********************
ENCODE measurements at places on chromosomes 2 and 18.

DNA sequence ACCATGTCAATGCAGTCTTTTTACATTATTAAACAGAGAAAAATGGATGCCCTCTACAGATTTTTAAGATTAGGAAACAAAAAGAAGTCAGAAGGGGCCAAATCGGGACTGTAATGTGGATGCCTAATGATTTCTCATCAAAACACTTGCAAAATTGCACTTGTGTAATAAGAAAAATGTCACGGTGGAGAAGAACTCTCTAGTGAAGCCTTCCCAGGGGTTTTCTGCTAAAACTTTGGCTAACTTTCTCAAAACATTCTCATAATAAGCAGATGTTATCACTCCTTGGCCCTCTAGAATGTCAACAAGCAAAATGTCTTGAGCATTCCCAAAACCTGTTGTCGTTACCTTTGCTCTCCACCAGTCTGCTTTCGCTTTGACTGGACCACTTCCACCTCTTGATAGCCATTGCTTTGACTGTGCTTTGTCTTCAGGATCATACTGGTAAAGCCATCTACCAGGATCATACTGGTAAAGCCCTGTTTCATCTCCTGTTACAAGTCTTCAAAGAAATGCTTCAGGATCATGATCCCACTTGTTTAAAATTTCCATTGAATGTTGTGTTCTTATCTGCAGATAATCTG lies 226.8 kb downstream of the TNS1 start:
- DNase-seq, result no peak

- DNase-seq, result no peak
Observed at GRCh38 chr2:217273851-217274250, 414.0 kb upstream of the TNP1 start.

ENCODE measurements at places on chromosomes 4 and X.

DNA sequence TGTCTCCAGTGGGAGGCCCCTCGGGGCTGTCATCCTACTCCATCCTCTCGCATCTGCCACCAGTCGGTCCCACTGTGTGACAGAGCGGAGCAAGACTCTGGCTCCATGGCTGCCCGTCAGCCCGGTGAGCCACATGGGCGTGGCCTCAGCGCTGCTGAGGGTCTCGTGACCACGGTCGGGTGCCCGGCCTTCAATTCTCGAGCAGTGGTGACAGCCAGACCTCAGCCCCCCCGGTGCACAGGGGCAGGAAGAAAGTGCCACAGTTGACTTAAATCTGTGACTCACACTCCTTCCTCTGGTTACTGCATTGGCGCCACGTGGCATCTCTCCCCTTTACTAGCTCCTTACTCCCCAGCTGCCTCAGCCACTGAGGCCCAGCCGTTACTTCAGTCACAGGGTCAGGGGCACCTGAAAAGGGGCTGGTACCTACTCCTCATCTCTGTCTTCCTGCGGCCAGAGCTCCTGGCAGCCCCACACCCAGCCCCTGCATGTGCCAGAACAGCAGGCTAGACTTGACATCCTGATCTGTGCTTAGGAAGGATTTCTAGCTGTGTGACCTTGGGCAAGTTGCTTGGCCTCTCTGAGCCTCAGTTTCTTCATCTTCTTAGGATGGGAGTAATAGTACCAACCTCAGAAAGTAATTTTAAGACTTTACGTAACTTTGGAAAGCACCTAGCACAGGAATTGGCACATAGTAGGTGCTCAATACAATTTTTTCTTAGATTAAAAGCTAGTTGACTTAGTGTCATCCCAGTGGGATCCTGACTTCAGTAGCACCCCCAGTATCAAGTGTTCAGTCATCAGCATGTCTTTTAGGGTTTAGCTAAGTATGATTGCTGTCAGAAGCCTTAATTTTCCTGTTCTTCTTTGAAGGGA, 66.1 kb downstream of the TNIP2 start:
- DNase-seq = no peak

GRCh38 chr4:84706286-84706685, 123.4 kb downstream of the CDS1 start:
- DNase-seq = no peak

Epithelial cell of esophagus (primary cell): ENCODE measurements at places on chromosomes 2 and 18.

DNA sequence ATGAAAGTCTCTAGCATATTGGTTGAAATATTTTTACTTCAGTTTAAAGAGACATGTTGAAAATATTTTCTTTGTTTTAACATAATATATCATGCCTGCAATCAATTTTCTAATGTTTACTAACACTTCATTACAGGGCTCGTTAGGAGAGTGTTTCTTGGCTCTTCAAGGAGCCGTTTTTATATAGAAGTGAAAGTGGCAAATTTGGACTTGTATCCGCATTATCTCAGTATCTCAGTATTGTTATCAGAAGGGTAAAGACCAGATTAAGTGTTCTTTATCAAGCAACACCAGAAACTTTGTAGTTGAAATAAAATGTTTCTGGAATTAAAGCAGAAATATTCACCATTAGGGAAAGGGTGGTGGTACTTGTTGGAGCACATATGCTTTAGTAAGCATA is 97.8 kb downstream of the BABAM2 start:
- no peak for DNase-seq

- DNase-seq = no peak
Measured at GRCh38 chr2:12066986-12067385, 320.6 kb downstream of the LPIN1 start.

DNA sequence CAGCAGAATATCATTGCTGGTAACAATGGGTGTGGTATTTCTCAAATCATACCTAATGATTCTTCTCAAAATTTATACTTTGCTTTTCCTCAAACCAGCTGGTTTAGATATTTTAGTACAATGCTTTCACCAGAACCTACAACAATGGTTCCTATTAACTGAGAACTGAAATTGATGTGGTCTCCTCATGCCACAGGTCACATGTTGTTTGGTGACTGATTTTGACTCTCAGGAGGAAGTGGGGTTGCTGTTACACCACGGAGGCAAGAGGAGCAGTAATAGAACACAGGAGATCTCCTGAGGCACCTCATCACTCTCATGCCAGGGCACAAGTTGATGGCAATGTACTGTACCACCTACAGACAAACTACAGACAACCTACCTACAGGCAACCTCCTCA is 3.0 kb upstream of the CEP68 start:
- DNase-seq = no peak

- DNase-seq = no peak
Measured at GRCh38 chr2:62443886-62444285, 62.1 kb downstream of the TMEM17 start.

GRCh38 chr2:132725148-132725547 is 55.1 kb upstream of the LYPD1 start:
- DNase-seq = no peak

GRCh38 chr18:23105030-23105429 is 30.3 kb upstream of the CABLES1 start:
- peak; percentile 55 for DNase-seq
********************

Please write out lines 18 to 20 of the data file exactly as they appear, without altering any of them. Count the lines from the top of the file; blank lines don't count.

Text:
- DNase-seq = no peak
Measured at GRCh38 chr2:62443886-62444285, 62.1 kb downstream of the TMEM17 start.

GRCh38 chr2:132725148-132725547 is 55.1 kb upstream of the LYPD1 start: